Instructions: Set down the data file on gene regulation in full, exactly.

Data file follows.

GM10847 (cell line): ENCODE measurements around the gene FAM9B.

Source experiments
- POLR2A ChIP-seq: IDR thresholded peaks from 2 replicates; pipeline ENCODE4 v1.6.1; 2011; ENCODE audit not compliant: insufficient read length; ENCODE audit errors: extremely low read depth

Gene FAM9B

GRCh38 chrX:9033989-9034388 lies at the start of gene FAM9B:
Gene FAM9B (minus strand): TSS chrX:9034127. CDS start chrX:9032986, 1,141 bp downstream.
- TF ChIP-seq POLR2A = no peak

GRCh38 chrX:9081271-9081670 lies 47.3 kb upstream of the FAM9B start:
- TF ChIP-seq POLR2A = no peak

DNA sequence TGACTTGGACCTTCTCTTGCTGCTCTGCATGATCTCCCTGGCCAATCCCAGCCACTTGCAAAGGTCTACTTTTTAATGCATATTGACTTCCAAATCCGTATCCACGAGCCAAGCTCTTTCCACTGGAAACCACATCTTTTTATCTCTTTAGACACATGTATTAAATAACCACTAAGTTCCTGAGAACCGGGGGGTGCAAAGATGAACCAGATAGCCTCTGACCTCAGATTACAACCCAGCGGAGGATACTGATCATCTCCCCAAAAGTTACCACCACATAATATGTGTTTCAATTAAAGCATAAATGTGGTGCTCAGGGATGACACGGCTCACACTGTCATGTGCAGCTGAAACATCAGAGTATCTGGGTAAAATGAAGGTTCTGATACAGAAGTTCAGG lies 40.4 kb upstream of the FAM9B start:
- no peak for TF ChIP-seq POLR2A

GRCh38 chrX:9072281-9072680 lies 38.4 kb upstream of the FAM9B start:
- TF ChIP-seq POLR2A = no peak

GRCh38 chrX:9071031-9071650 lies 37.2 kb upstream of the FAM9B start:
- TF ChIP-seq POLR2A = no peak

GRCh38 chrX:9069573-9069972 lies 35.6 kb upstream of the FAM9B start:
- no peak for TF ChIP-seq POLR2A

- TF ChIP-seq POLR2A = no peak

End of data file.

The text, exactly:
GM10847 (cell line): ENCODE measurements around the gene FAM9B.

Source experiments
- POLR2A ChIP-seq: IDR thresholded peaks from 2 replicates; pipeline ENCODE4 v1.6.1; 2011; ENCODE audit not compliant: insufficient read length; ENCODE audit errors: extremely low read depth

Gene FAM9B

GRCh38 chrX:9033989-9034388 lies at the start of gene FAM9B:
Gene FAM9B (minus strand): TSS chrX:9034127. CDS start chrX:9032986, 1,141 bp downstream.
- TF ChIP-seq POLR2A = no peak

GRCh38 chrX:9081271-9081670 lies 47.3 kb upstream of the FAM9B start:
- TF ChIP-seq POLR2A = no peak

DNA sequence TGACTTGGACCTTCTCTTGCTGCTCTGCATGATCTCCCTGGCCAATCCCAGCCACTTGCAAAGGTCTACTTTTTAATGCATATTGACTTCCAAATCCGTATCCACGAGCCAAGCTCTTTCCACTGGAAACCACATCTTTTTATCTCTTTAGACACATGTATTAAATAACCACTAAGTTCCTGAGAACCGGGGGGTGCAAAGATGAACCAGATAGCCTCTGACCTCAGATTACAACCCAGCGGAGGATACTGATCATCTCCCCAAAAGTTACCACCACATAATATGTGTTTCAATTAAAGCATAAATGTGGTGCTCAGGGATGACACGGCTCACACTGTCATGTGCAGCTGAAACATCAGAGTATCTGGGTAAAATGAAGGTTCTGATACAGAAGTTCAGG lies 40.4 kb upstream of the FAM9B start:
- no peak for TF ChIP-seq POLR2A

GRCh38 chrX:9072281-9072680 lies 38.4 kb upstream of the FAM9B start:
- TF ChIP-seq POLR2A = no peak

GRCh38 chrX:9071031-9071650 lies 37.2 kb upstream of the FAM9B start:
- TF ChIP-seq POLR2A = no peak

GRCh38 chrX:9069573-9069972 lies 35.6 kb upstream of the FAM9B start:
- no peak for TF ChIP-seq POLR2A

- TF ChIP-seq POLR2A = no peak